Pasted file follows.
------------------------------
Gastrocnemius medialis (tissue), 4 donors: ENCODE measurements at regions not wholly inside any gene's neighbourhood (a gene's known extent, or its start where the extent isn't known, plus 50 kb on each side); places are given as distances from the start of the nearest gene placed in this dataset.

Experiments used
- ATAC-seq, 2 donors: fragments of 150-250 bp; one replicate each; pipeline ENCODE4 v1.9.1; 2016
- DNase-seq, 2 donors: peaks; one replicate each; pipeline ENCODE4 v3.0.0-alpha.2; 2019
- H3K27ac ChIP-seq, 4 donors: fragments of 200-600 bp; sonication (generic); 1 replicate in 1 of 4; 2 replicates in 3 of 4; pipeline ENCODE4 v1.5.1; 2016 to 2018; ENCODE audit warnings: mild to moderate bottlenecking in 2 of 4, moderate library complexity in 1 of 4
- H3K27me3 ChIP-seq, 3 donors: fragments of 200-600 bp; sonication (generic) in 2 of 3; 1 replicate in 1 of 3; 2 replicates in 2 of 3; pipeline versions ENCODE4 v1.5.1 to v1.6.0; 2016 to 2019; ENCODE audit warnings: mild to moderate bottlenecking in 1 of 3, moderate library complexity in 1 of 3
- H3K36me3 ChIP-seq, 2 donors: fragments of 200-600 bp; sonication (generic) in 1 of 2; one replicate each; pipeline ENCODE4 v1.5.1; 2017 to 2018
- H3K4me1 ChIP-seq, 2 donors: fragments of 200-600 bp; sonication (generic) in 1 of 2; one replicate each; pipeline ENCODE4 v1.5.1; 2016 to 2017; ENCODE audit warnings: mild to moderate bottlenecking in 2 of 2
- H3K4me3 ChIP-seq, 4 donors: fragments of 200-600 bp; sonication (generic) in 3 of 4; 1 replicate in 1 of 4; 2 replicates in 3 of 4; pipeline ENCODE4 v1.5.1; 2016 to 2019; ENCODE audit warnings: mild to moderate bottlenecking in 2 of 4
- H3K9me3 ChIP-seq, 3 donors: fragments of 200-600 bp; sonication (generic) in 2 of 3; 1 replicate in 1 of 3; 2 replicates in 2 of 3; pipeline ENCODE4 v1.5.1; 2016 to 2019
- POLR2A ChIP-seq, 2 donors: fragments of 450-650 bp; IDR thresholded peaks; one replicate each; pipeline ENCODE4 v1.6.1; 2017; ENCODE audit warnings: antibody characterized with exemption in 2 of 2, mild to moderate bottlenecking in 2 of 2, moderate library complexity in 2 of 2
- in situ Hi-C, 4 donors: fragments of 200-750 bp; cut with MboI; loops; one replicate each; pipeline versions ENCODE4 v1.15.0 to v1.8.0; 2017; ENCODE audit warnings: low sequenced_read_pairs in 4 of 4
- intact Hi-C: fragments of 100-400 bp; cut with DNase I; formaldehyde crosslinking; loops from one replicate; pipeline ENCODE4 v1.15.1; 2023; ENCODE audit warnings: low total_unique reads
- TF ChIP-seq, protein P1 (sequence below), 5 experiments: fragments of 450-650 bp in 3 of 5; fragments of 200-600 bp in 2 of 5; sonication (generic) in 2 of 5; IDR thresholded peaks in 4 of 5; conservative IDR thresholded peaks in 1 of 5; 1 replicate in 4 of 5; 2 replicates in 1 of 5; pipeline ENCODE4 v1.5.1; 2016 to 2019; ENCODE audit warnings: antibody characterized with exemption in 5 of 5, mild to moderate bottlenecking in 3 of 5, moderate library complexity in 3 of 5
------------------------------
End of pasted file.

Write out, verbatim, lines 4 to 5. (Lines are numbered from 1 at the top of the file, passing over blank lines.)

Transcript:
- DNase-seq, 2 donors: peaks; one replicate each; pipeline ENCODE4 v3.0.0-alpha.2; 2019
- H3K27ac ChIP-seq, 4 donors: fragments of 200-600 bp; sonication (generic); 1 replicate in 1 of 4; 2 replicates in 3 of 4; pipeline ENCODE4 v1.5.1; 2016 to 2018; ENCODE audit warnings: mild to moderate bottlenecking in 2 of 4, moderate library complexity in 1 of 4